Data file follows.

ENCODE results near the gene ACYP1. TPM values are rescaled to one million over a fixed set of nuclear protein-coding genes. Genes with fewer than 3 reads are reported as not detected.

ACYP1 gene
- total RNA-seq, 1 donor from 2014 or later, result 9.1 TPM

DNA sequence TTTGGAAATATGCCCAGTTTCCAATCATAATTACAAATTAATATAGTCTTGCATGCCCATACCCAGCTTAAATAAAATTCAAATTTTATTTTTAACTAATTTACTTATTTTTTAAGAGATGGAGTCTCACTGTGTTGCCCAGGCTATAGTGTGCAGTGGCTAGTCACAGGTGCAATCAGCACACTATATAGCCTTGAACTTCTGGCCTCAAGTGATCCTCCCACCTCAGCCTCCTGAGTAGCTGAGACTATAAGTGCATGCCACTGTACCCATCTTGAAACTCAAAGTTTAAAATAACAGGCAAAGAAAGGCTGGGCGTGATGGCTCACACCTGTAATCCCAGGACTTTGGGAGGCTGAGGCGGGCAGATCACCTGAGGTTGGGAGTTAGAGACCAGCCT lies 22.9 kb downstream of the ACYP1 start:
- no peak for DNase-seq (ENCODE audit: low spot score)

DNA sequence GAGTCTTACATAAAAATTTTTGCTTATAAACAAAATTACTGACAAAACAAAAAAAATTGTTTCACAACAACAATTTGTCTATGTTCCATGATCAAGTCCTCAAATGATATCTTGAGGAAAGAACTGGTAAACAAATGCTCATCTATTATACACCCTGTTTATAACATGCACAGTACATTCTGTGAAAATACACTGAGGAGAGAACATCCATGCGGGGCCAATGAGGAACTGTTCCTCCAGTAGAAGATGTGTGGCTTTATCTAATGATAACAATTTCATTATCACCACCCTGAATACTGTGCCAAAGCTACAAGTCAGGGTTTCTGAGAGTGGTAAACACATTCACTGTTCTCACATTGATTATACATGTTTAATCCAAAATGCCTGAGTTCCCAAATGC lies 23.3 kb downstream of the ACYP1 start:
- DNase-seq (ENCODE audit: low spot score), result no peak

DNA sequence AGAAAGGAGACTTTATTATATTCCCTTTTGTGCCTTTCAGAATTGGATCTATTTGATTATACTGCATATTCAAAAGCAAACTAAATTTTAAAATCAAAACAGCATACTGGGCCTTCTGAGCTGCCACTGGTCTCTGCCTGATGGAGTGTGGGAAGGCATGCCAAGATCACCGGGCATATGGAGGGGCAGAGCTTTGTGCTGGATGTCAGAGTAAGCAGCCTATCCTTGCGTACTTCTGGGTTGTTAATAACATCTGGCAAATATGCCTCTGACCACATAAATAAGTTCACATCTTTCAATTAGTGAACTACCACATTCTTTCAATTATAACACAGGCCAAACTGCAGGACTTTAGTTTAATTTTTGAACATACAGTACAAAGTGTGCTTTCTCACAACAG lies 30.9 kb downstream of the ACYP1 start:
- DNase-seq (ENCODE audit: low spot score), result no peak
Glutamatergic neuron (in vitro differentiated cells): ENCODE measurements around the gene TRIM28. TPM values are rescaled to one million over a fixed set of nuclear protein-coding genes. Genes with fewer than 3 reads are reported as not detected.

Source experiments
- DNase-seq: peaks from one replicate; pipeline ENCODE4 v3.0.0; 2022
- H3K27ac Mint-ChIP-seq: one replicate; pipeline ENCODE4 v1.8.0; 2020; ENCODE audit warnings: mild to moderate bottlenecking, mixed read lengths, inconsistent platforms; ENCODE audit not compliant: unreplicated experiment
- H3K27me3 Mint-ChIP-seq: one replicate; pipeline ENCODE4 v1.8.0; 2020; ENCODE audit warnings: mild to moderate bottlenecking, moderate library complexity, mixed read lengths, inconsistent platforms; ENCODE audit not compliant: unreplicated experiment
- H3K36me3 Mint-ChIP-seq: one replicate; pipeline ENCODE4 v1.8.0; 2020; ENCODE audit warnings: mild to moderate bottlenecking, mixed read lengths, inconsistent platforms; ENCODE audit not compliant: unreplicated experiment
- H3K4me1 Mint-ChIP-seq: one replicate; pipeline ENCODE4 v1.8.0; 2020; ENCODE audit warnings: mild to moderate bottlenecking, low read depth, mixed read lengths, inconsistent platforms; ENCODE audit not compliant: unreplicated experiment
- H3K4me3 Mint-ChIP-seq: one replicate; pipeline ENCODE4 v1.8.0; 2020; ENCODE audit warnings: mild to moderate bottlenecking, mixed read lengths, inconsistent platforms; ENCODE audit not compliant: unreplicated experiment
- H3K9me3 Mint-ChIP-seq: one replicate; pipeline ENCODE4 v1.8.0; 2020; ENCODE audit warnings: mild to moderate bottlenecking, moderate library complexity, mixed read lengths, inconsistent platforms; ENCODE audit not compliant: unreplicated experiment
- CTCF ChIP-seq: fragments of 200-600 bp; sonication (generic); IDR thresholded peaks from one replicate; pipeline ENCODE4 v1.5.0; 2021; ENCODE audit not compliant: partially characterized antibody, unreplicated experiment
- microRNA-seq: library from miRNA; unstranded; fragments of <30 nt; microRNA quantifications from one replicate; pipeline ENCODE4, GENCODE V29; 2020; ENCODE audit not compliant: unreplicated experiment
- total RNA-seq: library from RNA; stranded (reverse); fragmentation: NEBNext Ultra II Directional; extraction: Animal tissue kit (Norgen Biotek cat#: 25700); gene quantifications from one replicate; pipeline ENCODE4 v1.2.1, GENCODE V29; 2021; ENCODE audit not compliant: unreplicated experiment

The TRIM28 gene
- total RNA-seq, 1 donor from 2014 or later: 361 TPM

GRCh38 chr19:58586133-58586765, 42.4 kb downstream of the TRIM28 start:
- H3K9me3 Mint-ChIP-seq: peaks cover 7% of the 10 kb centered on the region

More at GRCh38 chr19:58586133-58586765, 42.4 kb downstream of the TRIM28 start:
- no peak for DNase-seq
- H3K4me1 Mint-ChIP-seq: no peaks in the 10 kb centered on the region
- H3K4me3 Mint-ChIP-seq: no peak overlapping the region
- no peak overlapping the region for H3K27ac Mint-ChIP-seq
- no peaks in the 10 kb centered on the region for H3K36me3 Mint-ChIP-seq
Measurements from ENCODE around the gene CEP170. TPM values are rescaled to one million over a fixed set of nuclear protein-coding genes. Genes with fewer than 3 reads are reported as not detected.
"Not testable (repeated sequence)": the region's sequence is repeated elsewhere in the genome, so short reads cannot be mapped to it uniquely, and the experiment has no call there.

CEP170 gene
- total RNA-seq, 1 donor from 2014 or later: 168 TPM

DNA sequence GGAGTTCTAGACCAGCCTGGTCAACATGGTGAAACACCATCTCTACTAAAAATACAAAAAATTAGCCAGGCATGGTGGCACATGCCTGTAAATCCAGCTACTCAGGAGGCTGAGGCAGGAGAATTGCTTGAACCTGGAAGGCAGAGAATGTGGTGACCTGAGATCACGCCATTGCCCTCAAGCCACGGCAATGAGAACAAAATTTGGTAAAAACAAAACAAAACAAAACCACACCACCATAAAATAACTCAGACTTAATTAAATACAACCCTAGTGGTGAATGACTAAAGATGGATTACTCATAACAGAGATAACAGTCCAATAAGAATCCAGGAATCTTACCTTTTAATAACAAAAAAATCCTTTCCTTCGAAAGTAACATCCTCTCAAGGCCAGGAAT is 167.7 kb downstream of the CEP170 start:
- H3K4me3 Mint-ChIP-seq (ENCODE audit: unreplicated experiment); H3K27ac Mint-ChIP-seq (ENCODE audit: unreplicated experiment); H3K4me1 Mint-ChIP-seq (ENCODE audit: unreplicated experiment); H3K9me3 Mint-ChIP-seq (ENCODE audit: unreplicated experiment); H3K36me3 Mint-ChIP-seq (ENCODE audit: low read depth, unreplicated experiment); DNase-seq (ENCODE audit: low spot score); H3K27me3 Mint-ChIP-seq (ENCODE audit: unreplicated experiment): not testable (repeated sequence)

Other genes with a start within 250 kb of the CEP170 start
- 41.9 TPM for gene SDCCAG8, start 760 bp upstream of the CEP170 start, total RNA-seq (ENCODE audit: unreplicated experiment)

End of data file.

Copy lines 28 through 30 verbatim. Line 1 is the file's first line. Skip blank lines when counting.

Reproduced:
- H3K4me1 Mint-ChIP-seq: no peaks in the 10 kb centered on the region
- H3K4me3 Mint-ChIP-seq: no peak overlapping the region
- no peak overlapping the region for H3K27ac Mint-ChIP-seq